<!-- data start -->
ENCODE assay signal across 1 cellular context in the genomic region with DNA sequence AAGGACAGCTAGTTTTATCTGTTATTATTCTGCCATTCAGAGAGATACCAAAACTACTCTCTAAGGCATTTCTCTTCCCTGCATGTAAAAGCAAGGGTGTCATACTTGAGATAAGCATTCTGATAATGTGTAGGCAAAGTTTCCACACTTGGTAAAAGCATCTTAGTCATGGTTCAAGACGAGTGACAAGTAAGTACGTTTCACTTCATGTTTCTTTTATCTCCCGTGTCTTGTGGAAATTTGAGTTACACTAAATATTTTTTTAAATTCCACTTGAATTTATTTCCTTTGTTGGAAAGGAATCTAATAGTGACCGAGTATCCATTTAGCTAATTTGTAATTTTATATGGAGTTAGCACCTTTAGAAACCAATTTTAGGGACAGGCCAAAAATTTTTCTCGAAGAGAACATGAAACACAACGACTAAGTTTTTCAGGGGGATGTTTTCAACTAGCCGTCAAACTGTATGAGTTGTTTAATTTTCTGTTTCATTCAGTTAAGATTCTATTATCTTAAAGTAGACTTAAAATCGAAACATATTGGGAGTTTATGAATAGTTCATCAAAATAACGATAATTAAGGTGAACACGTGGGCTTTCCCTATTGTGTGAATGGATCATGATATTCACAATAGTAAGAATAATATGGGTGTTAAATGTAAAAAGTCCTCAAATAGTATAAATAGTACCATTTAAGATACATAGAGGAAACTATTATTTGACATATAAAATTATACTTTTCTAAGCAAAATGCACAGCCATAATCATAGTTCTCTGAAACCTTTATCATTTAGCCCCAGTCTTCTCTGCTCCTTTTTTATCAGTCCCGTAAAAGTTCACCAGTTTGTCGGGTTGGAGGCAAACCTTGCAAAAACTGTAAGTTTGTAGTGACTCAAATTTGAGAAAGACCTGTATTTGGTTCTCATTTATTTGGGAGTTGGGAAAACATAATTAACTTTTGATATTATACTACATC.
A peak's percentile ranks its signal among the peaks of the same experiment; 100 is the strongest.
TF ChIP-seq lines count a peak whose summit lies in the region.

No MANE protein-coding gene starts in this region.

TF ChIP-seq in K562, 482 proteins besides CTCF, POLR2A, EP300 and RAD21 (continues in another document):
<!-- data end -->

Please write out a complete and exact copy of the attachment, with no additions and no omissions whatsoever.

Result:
ENCODE assay signal across 1 cellular context in the genomic region with DNA sequence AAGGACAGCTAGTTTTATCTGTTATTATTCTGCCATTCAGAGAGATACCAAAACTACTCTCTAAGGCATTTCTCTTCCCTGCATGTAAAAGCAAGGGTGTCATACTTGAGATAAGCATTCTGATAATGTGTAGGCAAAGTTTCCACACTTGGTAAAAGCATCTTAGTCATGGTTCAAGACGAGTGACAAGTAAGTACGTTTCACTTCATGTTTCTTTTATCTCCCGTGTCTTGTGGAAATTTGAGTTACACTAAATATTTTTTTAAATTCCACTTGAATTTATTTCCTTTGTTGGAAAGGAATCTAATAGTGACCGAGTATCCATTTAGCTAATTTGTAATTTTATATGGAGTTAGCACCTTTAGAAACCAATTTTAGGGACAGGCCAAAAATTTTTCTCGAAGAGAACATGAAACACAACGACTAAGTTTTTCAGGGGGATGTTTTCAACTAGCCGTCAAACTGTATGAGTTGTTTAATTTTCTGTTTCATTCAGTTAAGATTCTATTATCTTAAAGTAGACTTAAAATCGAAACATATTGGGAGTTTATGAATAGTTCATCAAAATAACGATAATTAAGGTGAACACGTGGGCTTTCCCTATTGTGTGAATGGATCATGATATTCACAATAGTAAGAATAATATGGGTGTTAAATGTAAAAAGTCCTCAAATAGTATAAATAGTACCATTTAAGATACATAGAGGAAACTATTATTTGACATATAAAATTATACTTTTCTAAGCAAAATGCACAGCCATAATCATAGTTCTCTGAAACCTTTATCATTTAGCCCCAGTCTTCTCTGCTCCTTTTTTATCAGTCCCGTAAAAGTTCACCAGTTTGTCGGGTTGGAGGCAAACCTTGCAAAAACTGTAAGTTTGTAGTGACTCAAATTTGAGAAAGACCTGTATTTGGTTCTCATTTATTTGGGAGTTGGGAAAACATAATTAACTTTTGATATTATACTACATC.
A peak's percentile ranks its signal among the peaks of the same experiment; 100 is the strongest.
TF ChIP-seq lines count a peak whose summit lies in the region.

No MANE protein-coding gene starts in this region.

TF ChIP-seq in K562, 482 proteins besides CTCF, POLR2A, EP300 and RAD21 (continues in another document):